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The Current State of Business-to-Business E-commerce
by Peter De Legge

With all the attention Amazon.com and other consumer Web sites receive, one would think the big money is in business-to-consumer e-commerce. The real story is that business-to-business e-commerce is a much larger market. Forrester research estimates that b-to-b e-commerce for 1998 was $43 billion, or more than five times b-to-c. What's more, Forrester projects that b-to-b e-commerce will reach $1.3 trillion by 2003. The Aberdeen Group estimates actual b-to-b commerce at ten to twenty times that of b-to-c commerce.

A survey by Cahner's Publishing found that "61% of manufacturing professionals have made a purchase as a result of seeing a product or service on the Internet." Their 1998  Internet-influenced purchasing increased 13% from the prior year. It's very clear that the Internet will not soon be an important part of business-to-business marketing, it already is.

Still, many business sectors have yet to embrace e-commerce. Experts are now estimating the cost of putting together a serious, yet status quo, e-commerce Web site at around $1 million. A cutting edge site is much more costly. Clearly, this figure has kept many businesses from moving their Web efforts from the realm of brochureware to become a more serious part of their business.

The potential of b-to-b e-commerce to cut costs in the supply chain is significant -- in some cases, e-commerce has the potential to  eliminate the need for certain channel members completely. E-commerce even allows some manufacturers of consumer products who have traditionally sold to retailers to sell directly to consumers, but this, of course, can greatly upset retailers and others in the value chain. A recent memo from Home Depot to its retail goods suppliers warned them that if they sell their goods directly on the Internet, Home Depot will stop doing business with them -- clearly illustrating some of the temptation and dangers of e-commerce for manufacturers who currently sell to retailers.

Another strong reason why business-to-business e-commerce is certain to grow is its ability to save money for both the buyer and the seller. According to Giga Information Group, by 2002,  e-commerce will save businesses $1.25 billion a year (companies saved approximately $17.6 billion in 1998; US companies saved about $15.2 billion).

But the real killer for companies not embracing e-commerce may be time. Companies who are late to embrace e-commerce may be ruined by e-commerce savvy competitors. The time it takes to develop and implement e-commerce systems can be lengthy. A recent example of the consequences of being too late comes from a Fortune 100 manufacturer of consumer electronics. Recently, the manufacturer told its suppliers that if they do not presently have e-commerce capabilities they will soon be eliminated as suppliers. Companies without current e-commerce capabilities didn't even get the chance to adapt -- they were blindsided. Why did this manufacturer do this? Because they realized that implementing e-commerce systems is a very long and costly process that can be filled with setbacks -- they knew that they would lose potential cost savings in the process.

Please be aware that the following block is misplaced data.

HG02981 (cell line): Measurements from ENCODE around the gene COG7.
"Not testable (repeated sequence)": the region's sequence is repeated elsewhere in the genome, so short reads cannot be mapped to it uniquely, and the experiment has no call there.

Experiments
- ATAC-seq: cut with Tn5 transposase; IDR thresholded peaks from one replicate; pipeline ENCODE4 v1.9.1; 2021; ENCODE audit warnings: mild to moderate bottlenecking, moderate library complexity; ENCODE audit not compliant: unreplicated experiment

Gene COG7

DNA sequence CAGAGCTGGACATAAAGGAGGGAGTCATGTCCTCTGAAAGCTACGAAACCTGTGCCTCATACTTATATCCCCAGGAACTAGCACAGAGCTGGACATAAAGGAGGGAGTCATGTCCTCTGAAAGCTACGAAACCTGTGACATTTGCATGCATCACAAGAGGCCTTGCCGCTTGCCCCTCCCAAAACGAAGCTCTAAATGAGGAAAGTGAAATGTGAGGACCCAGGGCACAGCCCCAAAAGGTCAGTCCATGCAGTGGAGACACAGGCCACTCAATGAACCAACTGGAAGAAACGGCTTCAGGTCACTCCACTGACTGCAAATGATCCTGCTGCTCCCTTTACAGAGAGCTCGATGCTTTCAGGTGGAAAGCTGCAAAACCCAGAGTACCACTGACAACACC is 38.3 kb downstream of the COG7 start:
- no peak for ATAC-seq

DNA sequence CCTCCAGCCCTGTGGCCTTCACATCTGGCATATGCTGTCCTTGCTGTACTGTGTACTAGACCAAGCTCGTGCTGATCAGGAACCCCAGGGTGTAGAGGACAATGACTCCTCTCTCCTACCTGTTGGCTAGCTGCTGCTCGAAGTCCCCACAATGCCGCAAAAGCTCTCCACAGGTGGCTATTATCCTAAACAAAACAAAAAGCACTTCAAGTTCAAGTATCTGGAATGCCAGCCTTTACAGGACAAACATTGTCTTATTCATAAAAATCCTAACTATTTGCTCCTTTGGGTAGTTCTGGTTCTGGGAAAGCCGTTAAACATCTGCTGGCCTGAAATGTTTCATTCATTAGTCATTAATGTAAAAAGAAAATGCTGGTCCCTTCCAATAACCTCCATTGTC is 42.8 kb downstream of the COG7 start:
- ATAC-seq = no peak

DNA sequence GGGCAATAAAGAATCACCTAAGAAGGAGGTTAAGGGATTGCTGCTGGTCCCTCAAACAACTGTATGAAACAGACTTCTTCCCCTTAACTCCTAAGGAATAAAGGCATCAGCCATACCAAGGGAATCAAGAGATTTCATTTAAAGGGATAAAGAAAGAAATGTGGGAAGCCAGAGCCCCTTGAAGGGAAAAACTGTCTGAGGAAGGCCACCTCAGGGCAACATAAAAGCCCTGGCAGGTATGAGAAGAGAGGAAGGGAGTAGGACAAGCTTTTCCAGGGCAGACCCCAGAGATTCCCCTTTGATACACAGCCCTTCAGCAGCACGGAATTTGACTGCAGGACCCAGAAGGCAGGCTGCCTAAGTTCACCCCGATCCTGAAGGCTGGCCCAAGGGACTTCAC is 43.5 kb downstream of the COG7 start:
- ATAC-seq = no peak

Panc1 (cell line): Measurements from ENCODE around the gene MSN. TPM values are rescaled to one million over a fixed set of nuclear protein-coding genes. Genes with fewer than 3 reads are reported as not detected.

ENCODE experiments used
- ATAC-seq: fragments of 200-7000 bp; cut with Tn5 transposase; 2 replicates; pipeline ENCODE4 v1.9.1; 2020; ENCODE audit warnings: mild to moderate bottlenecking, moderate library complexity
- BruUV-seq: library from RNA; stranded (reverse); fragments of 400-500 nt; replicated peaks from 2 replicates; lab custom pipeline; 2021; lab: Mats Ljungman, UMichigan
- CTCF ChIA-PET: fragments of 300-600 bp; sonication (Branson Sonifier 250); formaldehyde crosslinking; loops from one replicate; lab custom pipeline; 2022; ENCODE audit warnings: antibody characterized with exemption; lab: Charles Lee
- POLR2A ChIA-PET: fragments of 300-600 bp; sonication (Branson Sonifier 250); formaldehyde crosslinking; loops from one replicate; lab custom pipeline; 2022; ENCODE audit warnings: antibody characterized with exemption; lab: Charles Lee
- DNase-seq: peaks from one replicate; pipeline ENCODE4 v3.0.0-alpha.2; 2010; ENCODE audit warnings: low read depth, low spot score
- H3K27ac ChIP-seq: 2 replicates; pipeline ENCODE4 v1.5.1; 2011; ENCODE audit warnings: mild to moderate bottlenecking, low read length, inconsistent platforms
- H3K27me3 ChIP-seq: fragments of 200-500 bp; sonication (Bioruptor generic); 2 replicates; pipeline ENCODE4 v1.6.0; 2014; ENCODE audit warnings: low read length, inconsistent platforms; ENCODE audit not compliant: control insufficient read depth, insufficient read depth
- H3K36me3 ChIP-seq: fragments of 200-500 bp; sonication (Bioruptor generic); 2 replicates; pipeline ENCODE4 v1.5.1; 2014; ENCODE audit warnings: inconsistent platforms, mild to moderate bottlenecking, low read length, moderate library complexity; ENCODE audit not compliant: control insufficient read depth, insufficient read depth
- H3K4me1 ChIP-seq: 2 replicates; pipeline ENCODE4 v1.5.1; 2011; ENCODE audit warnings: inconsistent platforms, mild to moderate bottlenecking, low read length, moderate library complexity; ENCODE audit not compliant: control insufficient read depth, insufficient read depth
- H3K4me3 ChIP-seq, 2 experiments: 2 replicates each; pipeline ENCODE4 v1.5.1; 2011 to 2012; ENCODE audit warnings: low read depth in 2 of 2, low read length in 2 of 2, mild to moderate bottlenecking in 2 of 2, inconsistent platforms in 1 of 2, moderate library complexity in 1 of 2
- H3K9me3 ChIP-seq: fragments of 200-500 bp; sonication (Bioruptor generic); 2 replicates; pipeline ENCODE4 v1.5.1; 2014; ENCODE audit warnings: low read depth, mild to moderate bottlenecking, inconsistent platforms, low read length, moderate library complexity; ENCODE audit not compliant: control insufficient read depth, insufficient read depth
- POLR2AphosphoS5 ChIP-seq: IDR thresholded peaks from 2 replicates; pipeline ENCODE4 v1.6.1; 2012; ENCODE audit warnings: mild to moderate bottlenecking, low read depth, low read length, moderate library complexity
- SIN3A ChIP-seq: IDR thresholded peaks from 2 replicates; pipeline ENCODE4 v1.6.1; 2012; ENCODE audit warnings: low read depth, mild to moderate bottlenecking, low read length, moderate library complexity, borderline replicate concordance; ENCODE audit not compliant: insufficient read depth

It is certain that traditional value-added network (VAN)-based EDI (Electronic Data Interchange) will soon be replaced by Internet-based EDI. In fact, Internet-based EDI may be one of the chief factors driving b-to-b e-commerce initiatives. The cost efficiencies of replacing VAN-based EDI with Internet-based EDI is simply too attractive on too many levels to be ignored. For example, VAN based EDI is cost prohibitive for many small businesses, while Internet-based EDI is relatively inexpensive. Consequently, Internet-based EDI will be the technology that levels the playing field for many small businesses.

For many companies, it appears that the largest factors impeding the progress of b-to-b e-commerce are a lack of management commitment, high start-up costs and a lack of technology standards. It seems almost certain that competitive pressures will soon dictate that e-commerce is not simply an option but a standard part of doing business, just as the telephone, fax and e-mail have all become standards. 

So welcome to the e-commerce revolution. The overblown hype about the Internet is now clearing and the real revolution has begun. Unquestionably, every company that implements e-commerce will take risks and make mistakes. However, no mistake is worse than assuming that this revolution will not affect your industry -- because it will eventually touch just about every industry in some way.

Peter De Legge is an Internet Marketing Consultant and Developer with over 10 years of Marketing/Marketing Communications experience, primarily in the business to business arena. Prior to the advent of the commercial Internet, Mr. De Legge worked mostly with print advertising, direct mail, trade shows and collateral pieces. He presently lives in Chicago and handles both business-to-business and business-to-consumer Web site development and strategy for a number of companies. To learn more about his services, visit his Web site at http://www.businessmarketing.net

© Copyright 1999, Peter De Legge. All rights reserved.

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